Crime Magazine is about true crime: organized crime, celebrity crime, serial killers, corruption, sex crimes, capital punishment, prisons, assassinations, justice issues, crime books, crime films and crime studies.
Gunslinger, gambler, and occasional dentist, Doc Holliday died on November 8, 1887 from tuberculosis. Though he was perhaps most famous for his participation in the shootout at the O.K. Corral in Tombstone, Arizona, John Henry "Doc" Holliday earned his reputation well before that famous feud.
Born in Georgia, Holliday was raised in the tradition of the southern gentleman. He earned his nickname when he graduated from the Pennsylvania College of Dental Surgery in 1872. However, shortly after embarking on a respectable career as a dentist in Atlanta, he developed a bad cough. Doctors diagnosed tuberculosis and advised a move to a more arid climate, so Holliday moved his practice to Dallas, Texas.
By all accounts, Holliday was a competent dentist with a successful practice. Unfortunately, card playing interested him more than dentistry, and he earned a reputation as a skilled poker and faro player. In 1875, Dallas police arrested Holliday for participating in a shootout. Thereafter, the once upstanding doctor began drifting between the booming Wild West towns of Denver, Cheyenne, Deadwood, and Dodge City, making his living at gambling halls. Holliday was a good friend of Wyatt Earp, who believed that Holliday saved his life during a fight with cowboys. For his part, Holliday stood by him during the 1881 shootout at the O.K. Corral and the bloody feud that followed. In 1882, Holliday fled Arizona and returned to the life of a western drifter, gambler, and gunslinger. By 1887, his hard living had caught up to him, forcing him to seek treatment for his tuberculosis at a sanitarium in Glenwood Springs, Colorado where he died in his bed at the age of 36.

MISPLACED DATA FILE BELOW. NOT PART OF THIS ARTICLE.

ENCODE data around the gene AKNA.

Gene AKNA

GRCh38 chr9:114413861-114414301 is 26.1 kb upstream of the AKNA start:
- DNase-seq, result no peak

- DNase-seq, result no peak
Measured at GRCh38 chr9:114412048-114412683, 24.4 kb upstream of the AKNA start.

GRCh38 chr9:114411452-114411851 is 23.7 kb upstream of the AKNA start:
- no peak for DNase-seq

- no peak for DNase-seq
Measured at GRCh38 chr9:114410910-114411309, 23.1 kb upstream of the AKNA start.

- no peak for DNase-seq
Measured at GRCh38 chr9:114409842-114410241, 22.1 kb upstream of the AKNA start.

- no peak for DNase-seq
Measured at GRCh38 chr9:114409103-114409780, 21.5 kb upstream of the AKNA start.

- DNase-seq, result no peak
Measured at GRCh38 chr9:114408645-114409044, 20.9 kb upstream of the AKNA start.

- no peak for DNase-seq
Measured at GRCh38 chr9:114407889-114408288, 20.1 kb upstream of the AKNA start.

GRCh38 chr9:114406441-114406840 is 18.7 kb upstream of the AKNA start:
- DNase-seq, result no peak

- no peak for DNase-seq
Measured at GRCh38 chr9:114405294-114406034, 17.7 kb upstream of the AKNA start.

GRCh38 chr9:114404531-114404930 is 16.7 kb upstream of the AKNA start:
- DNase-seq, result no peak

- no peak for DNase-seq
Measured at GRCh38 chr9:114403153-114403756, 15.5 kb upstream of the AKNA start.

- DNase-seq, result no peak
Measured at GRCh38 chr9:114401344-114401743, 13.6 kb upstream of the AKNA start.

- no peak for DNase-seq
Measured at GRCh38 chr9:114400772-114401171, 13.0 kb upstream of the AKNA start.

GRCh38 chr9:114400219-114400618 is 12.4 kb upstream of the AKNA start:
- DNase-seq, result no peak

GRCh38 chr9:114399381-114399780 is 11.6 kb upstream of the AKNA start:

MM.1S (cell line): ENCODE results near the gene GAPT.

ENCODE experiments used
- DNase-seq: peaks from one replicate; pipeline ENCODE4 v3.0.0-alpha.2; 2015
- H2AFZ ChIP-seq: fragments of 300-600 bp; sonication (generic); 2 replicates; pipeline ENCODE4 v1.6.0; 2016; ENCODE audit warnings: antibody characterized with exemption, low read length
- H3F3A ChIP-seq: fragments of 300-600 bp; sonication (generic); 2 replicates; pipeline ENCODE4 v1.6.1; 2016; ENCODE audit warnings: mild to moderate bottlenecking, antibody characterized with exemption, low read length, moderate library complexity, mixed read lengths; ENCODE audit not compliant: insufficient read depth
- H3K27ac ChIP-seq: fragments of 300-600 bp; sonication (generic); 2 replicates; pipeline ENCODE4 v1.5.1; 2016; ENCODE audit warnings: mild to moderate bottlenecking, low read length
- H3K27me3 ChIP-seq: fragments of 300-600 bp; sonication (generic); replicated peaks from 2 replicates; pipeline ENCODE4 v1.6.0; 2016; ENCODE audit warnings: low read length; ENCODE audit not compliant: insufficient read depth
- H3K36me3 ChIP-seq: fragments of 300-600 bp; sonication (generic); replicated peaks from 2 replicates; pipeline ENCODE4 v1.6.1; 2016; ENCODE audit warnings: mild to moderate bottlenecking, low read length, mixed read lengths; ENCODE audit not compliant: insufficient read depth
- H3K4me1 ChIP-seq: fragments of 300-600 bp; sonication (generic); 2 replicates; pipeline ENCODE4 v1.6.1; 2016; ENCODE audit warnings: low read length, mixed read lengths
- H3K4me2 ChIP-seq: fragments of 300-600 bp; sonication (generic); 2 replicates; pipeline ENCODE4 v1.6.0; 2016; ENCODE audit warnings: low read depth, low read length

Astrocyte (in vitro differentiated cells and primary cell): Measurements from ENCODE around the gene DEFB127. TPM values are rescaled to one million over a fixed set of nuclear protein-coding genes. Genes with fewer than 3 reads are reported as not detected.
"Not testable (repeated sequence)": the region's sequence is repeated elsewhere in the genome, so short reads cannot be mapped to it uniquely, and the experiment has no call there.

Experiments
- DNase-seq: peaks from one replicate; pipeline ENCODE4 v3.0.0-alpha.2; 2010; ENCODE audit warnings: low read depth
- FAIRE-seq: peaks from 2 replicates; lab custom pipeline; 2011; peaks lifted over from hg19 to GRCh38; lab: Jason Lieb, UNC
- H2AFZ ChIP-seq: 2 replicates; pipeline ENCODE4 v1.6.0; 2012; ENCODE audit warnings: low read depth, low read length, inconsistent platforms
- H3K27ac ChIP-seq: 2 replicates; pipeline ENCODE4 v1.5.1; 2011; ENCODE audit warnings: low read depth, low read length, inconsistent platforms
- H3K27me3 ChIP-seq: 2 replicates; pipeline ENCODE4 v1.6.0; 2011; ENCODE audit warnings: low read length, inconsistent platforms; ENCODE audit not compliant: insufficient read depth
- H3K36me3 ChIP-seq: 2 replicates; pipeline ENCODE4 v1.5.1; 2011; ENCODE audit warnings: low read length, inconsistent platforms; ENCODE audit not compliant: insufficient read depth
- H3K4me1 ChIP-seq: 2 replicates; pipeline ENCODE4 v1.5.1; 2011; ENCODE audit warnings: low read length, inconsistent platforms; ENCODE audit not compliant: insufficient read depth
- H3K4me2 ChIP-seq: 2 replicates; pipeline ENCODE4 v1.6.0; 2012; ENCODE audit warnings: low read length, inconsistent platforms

Michael Thomas Barry is the author of Murder & Mayhem 52 Crimes that Shocked Early California 1849-1949. The book can be purchased from Amazon through the following link: